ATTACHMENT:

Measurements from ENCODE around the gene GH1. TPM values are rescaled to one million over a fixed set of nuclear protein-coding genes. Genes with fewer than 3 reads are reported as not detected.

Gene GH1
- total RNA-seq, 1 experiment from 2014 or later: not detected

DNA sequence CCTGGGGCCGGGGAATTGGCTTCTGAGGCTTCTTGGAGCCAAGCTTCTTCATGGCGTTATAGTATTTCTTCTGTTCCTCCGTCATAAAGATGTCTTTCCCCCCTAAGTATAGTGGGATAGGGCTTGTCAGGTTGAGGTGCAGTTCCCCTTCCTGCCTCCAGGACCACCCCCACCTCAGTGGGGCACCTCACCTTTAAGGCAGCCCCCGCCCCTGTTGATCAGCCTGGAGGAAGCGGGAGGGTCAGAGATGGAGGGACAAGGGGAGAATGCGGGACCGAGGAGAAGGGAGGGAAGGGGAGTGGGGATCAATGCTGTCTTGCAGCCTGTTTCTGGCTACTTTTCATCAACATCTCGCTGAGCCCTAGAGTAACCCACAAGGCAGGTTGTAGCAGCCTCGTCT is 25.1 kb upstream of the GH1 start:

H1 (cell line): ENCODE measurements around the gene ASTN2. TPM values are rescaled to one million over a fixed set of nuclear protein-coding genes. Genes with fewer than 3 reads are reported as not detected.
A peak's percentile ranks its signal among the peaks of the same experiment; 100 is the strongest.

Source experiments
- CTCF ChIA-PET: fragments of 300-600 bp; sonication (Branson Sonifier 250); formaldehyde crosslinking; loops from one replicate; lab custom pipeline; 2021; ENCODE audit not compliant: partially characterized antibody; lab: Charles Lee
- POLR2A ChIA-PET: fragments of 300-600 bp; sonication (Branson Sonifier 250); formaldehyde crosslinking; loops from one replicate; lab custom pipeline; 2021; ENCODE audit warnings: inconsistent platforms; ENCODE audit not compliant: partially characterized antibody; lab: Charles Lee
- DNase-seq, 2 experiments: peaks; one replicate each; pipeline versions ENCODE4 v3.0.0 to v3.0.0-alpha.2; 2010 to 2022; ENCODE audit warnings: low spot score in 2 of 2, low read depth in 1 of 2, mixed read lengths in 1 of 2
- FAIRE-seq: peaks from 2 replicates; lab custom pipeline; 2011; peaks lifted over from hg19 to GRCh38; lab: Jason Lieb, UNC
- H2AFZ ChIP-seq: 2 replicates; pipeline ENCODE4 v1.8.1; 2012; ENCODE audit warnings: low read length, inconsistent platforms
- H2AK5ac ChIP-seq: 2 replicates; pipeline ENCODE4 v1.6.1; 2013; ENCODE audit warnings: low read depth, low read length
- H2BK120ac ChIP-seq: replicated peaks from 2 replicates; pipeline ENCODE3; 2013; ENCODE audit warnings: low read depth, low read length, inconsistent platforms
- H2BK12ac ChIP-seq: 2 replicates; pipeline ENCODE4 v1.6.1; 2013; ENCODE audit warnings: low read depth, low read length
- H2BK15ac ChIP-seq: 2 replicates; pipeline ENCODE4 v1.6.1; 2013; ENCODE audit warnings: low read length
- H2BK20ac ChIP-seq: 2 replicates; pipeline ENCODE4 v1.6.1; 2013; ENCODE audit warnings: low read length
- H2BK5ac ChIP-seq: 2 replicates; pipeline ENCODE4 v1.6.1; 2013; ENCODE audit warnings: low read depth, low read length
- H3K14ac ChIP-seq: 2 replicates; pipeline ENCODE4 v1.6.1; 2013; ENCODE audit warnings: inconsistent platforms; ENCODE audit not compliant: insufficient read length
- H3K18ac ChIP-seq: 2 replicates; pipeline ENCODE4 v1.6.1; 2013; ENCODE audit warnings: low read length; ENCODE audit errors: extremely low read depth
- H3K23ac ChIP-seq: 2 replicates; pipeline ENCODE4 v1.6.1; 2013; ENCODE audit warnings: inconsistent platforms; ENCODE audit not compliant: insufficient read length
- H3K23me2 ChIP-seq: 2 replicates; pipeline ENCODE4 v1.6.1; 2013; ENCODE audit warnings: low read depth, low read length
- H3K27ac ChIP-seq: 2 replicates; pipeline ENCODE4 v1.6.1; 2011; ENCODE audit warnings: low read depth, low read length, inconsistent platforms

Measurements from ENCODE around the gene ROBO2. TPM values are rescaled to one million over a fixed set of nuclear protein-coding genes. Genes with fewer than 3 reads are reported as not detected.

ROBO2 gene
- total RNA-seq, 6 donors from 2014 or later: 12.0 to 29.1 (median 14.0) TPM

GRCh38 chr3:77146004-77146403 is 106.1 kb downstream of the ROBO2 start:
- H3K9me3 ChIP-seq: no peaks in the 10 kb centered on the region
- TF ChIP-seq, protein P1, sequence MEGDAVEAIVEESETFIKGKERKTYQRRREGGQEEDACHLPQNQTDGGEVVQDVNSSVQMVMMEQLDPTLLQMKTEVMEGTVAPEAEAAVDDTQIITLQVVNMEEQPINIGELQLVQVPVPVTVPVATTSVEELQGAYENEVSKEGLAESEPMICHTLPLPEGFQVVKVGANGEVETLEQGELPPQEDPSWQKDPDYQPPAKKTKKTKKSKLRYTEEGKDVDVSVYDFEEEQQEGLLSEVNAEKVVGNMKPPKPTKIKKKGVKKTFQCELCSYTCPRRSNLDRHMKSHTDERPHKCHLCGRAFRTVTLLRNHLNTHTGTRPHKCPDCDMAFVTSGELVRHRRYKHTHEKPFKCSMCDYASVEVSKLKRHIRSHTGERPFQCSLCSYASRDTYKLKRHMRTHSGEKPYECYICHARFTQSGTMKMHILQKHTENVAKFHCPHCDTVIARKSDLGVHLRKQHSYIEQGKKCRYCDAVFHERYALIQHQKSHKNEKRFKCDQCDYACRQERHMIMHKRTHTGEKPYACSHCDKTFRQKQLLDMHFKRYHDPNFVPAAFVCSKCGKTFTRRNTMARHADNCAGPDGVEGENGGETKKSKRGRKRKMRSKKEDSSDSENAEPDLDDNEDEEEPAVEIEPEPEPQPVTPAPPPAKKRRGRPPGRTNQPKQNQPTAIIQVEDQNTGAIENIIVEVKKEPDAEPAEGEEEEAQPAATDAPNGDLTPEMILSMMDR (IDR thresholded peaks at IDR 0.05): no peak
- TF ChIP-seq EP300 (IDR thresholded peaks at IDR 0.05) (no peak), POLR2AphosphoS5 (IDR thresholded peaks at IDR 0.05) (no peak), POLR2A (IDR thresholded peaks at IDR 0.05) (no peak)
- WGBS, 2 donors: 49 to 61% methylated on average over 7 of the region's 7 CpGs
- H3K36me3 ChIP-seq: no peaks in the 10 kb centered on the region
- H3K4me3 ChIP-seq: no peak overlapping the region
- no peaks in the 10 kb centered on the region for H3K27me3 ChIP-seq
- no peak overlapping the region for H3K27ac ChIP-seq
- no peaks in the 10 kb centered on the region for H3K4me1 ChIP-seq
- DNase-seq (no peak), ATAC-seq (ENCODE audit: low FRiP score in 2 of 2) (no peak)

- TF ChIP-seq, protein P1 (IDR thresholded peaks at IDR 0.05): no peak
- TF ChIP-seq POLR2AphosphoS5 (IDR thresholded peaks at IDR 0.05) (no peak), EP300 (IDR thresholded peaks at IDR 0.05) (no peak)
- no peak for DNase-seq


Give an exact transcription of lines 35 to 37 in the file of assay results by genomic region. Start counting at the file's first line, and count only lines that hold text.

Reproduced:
- no peak overlapping the region for H3K27ac ChIP-seq
- no peaks in the 10 kb centered on the region for H3K4me1 ChIP-seq
- DNase-seq (no peak), ATAC-seq (ENCODE audit: low FRiP score in 2 of 2) (no peak)